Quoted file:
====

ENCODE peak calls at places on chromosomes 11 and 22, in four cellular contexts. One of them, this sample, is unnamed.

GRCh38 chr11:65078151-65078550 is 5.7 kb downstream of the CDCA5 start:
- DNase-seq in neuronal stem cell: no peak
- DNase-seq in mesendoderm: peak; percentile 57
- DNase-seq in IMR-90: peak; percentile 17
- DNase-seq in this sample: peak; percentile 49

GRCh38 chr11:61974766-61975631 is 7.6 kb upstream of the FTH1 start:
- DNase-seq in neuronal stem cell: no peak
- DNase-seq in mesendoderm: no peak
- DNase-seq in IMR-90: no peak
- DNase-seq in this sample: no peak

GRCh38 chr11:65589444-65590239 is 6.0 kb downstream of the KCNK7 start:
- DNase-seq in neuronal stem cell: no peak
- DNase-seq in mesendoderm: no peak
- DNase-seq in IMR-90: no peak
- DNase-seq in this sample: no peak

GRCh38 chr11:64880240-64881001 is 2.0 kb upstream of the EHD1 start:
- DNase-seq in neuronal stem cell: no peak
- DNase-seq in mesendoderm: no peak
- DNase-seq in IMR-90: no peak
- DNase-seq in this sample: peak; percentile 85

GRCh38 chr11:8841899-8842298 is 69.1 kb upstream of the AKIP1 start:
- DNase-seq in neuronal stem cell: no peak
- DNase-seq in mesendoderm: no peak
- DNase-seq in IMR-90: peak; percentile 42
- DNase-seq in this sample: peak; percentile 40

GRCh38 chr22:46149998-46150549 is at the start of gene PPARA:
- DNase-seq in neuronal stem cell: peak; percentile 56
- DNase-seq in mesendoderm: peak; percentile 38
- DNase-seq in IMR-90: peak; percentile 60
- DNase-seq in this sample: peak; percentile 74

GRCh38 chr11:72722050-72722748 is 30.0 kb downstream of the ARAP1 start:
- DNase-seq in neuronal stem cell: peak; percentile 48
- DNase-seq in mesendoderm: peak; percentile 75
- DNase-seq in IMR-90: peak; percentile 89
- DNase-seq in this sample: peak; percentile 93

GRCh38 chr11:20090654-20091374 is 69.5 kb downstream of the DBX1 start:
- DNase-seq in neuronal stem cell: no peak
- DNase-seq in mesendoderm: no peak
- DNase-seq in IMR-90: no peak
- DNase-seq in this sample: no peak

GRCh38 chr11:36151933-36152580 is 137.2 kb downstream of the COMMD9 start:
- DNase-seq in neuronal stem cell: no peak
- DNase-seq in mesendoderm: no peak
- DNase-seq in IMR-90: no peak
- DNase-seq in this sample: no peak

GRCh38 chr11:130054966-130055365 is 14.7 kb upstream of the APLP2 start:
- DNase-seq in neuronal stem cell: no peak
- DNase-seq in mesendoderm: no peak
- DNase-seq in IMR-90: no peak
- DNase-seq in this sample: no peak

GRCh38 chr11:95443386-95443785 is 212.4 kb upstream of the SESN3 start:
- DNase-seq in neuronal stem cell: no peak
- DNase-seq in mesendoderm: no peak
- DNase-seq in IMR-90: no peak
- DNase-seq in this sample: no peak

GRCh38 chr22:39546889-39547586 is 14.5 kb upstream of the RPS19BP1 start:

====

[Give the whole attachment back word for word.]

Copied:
ENCODE peak calls at places on chromosomes 11 and 22, in four cellular contexts. One of them, this sample, is unnamed.

GRCh38 chr11:65078151-65078550 is 5.7 kb downstream of the CDCA5 start:
- DNase-seq in neuronal stem cell: no peak
- DNase-seq in mesendoderm: peak; percentile 57
- DNase-seq in IMR-90: peak; percentile 17
- DNase-seq in this sample: peak; percentile 49

GRCh38 chr11:61974766-61975631 is 7.6 kb upstream of the FTH1 start:
- DNase-seq in neuronal stem cell: no peak
- DNase-seq in mesendoderm: no peak
- DNase-seq in IMR-90: no peak
- DNase-seq in this sample: no peak

GRCh38 chr11:65589444-65590239 is 6.0 kb downstream of the KCNK7 start:
- DNase-seq in neuronal stem cell: no peak
- DNase-seq in mesendoderm: no peak
- DNase-seq in IMR-90: no peak
- DNase-seq in this sample: no peak

GRCh38 chr11:64880240-64881001 is 2.0 kb upstream of the EHD1 start:
- DNase-seq in neuronal stem cell: no peak
- DNase-seq in mesendoderm: no peak
- DNase-seq in IMR-90: no peak
- DNase-seq in this sample: peak; percentile 85

GRCh38 chr11:8841899-8842298 is 69.1 kb upstream of the AKIP1 start:
- DNase-seq in neuronal stem cell: no peak
- DNase-seq in mesendoderm: no peak
- DNase-seq in IMR-90: peak; percentile 42
- DNase-seq in this sample: peak; percentile 40

GRCh38 chr22:46149998-46150549 is at the start of gene PPARA:
- DNase-seq in neuronal stem cell: peak; percentile 56
- DNase-seq in mesendoderm: peak; percentile 38
- DNase-seq in IMR-90: peak; percentile 60
- DNase-seq in this sample: peak; percentile 74

GRCh38 chr11:72722050-72722748 is 30.0 kb downstream of the ARAP1 start:
- DNase-seq in neuronal stem cell: peak; percentile 48
- DNase-seq in mesendoderm: peak; percentile 75
- DNase-seq in IMR-90: peak; percentile 89
- DNase-seq in this sample: peak; percentile 93

GRCh38 chr11:20090654-20091374 is 69.5 kb downstream of the DBX1 start:
- DNase-seq in neuronal stem cell: no peak
- DNase-seq in mesendoderm: no peak
- DNase-seq in IMR-90: no peak
- DNase-seq in this sample: no peak

GRCh38 chr11:36151933-36152580 is 137.2 kb downstream of the COMMD9 start:
- DNase-seq in neuronal stem cell: no peak
- DNase-seq in mesendoderm: no peak
- DNase-seq in IMR-90: no peak
- DNase-seq in this sample: no peak

GRCh38 chr11:130054966-130055365 is 14.7 kb upstream of the APLP2 start:
- DNase-seq in neuronal stem cell: no peak
- DNase-seq in mesendoderm: no peak
- DNase-seq in IMR-90: no peak
- DNase-seq in this sample: no peak

GRCh38 chr11:95443386-95443785 is 212.4 kb upstream of the SESN3 start:
- DNase-seq in neuronal stem cell: no peak
- DNase-seq in mesendoderm: no peak
- DNase-seq in IMR-90: no peak
- DNase-seq in this sample: no peak

GRCh38 chr22:39546889-39547586 is 14.5 kb upstream of the RPS19BP1 start: